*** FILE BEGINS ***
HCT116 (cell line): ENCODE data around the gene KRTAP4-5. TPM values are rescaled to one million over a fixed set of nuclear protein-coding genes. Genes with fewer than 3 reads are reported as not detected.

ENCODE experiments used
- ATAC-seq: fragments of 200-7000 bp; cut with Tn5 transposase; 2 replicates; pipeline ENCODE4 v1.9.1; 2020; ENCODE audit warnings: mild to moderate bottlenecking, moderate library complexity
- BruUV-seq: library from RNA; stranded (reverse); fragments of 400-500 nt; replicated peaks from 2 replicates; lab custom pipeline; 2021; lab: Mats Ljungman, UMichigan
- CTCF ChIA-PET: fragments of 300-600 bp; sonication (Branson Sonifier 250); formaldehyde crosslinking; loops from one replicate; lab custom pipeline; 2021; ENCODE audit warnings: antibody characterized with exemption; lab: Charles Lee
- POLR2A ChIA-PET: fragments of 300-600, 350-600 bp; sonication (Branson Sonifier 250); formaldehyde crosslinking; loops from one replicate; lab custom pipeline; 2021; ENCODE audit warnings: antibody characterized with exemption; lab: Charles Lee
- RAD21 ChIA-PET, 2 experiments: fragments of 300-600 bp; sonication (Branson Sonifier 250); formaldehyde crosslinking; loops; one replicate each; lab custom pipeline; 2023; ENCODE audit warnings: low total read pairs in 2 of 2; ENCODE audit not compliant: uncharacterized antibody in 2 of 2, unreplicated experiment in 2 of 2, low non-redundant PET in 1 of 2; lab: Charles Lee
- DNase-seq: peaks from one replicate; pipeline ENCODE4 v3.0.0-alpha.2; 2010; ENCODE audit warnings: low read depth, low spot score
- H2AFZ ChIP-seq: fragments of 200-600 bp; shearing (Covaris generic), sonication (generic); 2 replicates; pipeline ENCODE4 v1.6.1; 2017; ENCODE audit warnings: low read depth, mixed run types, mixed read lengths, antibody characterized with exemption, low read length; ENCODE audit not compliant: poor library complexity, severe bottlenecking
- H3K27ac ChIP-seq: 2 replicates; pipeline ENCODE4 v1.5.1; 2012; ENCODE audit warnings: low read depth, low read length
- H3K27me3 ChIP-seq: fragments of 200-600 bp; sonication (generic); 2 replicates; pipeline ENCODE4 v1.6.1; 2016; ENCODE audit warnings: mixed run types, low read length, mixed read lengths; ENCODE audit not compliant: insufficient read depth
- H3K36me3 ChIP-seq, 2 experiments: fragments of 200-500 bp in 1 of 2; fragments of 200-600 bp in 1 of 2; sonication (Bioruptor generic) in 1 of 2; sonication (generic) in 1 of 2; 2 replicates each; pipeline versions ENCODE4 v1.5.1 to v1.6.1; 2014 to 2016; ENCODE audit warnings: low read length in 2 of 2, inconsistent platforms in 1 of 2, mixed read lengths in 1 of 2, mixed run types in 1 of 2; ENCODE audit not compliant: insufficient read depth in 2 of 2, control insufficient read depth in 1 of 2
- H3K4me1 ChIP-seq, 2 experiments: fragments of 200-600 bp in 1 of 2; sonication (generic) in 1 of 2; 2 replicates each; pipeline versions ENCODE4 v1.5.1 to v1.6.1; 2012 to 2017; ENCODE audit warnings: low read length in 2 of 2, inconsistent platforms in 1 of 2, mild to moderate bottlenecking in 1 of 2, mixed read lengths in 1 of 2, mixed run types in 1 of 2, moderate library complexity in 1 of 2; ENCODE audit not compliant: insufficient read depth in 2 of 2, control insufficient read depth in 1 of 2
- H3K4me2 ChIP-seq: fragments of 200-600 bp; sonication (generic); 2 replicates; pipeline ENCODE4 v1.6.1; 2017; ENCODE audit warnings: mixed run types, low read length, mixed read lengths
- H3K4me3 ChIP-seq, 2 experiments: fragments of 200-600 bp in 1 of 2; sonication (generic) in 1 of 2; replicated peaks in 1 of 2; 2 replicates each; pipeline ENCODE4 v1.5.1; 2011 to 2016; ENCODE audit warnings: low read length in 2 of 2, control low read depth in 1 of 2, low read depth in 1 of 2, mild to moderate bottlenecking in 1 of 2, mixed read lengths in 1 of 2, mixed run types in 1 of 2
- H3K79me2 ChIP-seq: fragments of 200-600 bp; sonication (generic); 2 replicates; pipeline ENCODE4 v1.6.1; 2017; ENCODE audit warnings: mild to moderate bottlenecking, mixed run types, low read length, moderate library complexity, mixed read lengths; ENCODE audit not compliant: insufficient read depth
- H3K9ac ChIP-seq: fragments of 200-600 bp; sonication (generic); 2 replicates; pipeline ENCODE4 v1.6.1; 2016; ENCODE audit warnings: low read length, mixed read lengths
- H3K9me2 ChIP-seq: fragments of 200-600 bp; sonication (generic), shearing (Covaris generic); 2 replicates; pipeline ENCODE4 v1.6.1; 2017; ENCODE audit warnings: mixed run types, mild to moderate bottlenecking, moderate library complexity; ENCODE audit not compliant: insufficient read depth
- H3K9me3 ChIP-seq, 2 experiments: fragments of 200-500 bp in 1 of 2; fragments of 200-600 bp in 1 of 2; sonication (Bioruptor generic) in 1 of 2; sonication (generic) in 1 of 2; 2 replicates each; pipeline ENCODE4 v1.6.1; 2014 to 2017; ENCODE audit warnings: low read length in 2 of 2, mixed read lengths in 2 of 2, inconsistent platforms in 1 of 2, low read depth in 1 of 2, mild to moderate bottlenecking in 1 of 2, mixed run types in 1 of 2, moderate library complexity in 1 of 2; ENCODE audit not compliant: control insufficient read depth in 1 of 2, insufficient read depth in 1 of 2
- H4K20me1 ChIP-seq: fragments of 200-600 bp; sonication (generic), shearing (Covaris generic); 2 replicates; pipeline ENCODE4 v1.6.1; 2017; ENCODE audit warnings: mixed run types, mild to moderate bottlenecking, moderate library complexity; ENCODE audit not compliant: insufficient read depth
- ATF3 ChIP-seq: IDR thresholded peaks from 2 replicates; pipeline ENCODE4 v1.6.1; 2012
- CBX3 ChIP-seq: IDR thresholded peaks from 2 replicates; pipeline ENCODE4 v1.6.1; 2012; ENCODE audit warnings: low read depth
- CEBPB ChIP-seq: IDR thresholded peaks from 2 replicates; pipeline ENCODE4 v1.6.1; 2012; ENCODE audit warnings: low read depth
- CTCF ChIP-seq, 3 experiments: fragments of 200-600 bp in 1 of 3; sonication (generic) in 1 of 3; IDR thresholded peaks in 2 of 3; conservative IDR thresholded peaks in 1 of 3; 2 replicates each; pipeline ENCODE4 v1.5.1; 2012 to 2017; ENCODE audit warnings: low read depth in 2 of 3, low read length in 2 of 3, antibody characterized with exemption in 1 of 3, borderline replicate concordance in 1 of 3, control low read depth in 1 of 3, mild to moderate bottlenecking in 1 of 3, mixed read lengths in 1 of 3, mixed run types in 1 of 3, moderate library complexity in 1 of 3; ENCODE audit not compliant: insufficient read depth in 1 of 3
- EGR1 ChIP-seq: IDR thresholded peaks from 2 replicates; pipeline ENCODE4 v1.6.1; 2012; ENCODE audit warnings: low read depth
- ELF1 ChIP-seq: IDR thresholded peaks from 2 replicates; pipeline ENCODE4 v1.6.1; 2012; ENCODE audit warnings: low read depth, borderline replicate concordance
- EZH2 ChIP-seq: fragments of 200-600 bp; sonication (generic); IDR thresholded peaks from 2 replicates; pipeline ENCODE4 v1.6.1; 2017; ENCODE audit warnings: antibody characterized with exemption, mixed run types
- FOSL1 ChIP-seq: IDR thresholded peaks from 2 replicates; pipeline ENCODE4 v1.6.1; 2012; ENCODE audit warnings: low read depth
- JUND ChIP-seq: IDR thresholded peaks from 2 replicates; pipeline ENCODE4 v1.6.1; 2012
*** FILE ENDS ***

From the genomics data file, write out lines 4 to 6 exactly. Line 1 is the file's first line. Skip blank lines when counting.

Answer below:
- BruUV-seq: library from RNA; stranded (reverse); fragments of 400-500 nt; replicated peaks from 2 replicates; lab custom pipeline; 2021; lab: Mats Ljungman, UMichigan
- CTCF ChIA-PET: fragments of 300-600 bp; sonication (Branson Sonifier 250); formaldehyde crosslinking; loops from one replicate; lab custom pipeline; 2021; ENCODE audit warnings: antibody characterized with exemption; lab: Charles Lee
- POLR2A ChIA-PET: fragments of 300-600, 350-600 bp; sonication (Branson Sonifier 250); formaldehyde crosslinking; loops from one replicate; lab custom pipeline; 2021; ENCODE audit warnings: antibody characterized with exemption; lab: Charles Lee